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By James Dulley, Published July 03 2009

Attic foil can help keep home cool, costs down

Dear Jim: Even though my house is adequately insulated, my air conditioner runs a lot. On sunny days, the bedroom ceiling seems hot, so heat must be coming from the hot roof. How can I reduce this afternoon heat flow? – Shana G.

Dear Shana: Adequate insulation is only one aspect of keeping your house cool and reducing your air-conditioning costs. By “insulation,” most people mean thermal insulation, which blocks heat conduction. This includes fiberglass, rock wool and/or cellulose insulation on the attic floor and in the walls.

It is easy to tell if the ceiling is hotter than the walls just by putting the back of your hand against it. If it really is much hotter, this may be one of the significant sources of your high cooling electric bills during summer. Thermal insulation is not particularly effective at blocking the radiant heat from a hot roof.

Even with the air conditioner running and the room air reasonably cool, you may still feel uncomfortably warm under a warm ceiling. This often causes you to set the air-conditioner thermostat even lower, and this further increases your electric bills.

You are correct that the heat is likely coming from a hot roof. A dark-colored shingle roof can easily reach 150 degrees in the hot summer sun. Light-colored shingles reduce the roof temperature. Metal roofs, particularly aluminum ones, stay even cooler and minimize the heat transfer down to the ceiling below. This is why some qualify for energy tax credits.

Other than installing an expensive metal roof, stapling reflective aluminum foil under the attic rafters and adding adequate attic ventilation can help significantly. When I installed the foil and more attic vents in my own home, I could immediately feel the difference in my bedroom temperature.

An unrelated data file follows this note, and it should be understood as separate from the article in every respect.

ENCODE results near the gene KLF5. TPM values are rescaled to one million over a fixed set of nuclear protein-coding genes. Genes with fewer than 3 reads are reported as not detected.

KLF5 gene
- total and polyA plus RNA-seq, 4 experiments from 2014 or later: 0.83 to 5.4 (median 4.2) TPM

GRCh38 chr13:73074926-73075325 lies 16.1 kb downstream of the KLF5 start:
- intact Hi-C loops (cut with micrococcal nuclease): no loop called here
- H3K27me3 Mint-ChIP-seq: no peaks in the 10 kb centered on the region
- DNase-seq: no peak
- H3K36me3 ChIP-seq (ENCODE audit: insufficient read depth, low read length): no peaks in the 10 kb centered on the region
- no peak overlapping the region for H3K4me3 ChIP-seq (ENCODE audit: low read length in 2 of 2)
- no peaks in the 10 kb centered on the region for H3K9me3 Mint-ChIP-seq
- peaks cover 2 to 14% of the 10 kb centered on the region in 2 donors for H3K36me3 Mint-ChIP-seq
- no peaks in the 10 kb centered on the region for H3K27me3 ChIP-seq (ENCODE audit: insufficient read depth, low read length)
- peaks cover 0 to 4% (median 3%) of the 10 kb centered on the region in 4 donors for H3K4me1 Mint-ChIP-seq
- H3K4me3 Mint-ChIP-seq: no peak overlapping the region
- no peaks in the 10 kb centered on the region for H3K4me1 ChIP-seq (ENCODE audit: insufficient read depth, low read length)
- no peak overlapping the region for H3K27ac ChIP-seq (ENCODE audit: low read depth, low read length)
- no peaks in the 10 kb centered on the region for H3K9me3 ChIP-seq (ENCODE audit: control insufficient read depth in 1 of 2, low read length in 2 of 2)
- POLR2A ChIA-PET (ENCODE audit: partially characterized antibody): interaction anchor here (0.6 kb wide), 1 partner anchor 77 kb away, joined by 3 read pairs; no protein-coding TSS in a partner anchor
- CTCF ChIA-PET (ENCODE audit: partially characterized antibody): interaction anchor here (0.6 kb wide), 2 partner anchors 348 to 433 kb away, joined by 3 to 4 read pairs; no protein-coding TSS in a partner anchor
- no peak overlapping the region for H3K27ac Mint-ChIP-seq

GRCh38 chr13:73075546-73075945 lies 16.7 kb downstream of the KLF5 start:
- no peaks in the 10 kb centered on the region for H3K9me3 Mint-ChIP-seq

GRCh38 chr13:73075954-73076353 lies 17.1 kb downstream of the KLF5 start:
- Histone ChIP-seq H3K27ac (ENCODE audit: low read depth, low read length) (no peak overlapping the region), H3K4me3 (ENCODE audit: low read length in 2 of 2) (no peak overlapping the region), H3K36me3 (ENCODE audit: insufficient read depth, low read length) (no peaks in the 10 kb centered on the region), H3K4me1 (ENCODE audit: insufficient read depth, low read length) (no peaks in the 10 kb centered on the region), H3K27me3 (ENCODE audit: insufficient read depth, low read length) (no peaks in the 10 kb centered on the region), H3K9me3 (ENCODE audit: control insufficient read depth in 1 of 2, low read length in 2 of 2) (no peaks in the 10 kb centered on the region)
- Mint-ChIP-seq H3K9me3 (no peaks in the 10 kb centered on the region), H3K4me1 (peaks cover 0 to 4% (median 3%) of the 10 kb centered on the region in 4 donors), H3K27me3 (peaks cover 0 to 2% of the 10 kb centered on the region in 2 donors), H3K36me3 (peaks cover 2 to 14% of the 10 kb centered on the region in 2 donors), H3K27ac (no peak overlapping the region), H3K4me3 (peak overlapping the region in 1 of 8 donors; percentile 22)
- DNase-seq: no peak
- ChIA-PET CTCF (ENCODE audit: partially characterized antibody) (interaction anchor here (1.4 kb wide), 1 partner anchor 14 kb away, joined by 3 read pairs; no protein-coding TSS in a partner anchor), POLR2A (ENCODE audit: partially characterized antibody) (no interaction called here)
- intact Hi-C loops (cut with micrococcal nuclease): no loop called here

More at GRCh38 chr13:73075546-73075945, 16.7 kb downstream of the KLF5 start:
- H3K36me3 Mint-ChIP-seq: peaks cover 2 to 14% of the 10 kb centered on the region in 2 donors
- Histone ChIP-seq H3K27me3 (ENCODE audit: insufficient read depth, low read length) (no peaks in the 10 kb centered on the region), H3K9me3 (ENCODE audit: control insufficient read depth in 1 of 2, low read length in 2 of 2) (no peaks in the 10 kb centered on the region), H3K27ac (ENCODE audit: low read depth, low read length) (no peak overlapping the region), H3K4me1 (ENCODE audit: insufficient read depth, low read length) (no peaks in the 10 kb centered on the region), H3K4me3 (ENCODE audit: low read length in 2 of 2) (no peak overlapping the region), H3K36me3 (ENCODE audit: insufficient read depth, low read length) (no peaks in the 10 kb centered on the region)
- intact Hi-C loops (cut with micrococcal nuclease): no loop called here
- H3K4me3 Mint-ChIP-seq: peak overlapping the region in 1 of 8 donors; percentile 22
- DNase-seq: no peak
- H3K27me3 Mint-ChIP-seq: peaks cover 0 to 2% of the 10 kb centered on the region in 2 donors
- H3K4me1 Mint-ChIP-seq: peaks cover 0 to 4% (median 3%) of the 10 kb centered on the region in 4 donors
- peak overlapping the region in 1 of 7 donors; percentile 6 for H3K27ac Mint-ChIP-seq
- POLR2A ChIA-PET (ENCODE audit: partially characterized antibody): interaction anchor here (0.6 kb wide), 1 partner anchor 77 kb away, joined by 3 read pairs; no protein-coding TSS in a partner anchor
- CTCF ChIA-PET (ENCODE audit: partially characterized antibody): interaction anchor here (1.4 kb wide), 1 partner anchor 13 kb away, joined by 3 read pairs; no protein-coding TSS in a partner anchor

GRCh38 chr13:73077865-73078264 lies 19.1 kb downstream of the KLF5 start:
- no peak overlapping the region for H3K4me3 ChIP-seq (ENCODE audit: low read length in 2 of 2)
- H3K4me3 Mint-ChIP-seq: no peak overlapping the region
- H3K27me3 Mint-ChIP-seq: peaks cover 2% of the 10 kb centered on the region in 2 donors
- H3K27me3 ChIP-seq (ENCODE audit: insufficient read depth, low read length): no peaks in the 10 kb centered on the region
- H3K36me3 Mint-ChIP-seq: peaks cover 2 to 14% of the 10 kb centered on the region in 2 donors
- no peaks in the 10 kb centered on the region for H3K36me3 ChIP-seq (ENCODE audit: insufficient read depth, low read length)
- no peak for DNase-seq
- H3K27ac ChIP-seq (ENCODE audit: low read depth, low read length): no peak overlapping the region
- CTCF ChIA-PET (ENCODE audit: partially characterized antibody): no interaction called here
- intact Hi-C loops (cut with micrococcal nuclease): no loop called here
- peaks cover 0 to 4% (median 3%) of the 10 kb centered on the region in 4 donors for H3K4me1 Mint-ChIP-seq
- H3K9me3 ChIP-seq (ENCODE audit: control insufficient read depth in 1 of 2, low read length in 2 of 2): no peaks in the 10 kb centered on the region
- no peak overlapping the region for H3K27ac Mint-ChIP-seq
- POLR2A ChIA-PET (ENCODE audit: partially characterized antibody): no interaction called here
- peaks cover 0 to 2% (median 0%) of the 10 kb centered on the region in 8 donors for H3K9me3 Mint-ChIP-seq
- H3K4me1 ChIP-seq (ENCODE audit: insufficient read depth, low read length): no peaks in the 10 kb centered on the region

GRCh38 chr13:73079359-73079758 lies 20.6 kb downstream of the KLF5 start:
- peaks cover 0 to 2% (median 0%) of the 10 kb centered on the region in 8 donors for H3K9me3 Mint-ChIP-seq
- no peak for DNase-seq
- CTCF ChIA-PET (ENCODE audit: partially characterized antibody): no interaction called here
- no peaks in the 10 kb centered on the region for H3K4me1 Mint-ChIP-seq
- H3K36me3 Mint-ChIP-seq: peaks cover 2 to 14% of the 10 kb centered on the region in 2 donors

Although it is often called “reflective” attic foil because it is shiny, it is actually the low-emissivity properties of the underside of the foil that makes it most effective. Its low emissivity reduces the amount of heat it radiates downward from the foil and roof to the room ceiling below.

It is not critical how neatly the foil is stapled under the roof rafters. Most two-sided foil is reinforced with nylon mesh. Low-cost, single-sided foil over kraft paper is the least expensive type. When using single-sided foil, the shiny side should face downward. Another option is low-emissivity silver paint, which is sprayed on the underside of the roof sheathing.

Install attic vents, preferably a ridge vent and inlet soffit vents. This air flow, between the hot roof and the top surface of the foil, carries the heat away and keeps both cooler. You will be surprised at how hot the exiting air actually gets.

The following companies offer attic foil: Fi-Foil, (800) 448-3401, www.fifoil.com; Solec, (609) 883-7700, www.solec.org; TVM Building Products, (888) 699-1645, www.tvmi.com; and ridge vents: Cor-A-Vent, (800) 837-8368, www.cor-a-vent.com; and Lomanco, (800) 643-5596, www.lomanco.com.

Dear Jim: I am planning to install some replacement windows and doors in my house. I have heard about turtle glass and that many people are using it now. What is turtle glass and is it very energy efficient? – Sandi T.

Dear Sandi: Turtle glass is usually used in coastal areas and it is actually mandated in many areas. The glass reduces the light transmission from indoors to outdoors at night. It does not effect energy efficiency.

Sea turtles crawl up on the shore and lay their eggs. They use the light from the moon to navigate back to the water. Bright lights can confuse them and they go the wrong way. If they do not get back to the water, they die.

Send inquiries to James Dulley, The Forum of Fargo-Moorhead, 6906 Royalgreen Drive, Cincinnati, OH 45244, or visit www.dulley.com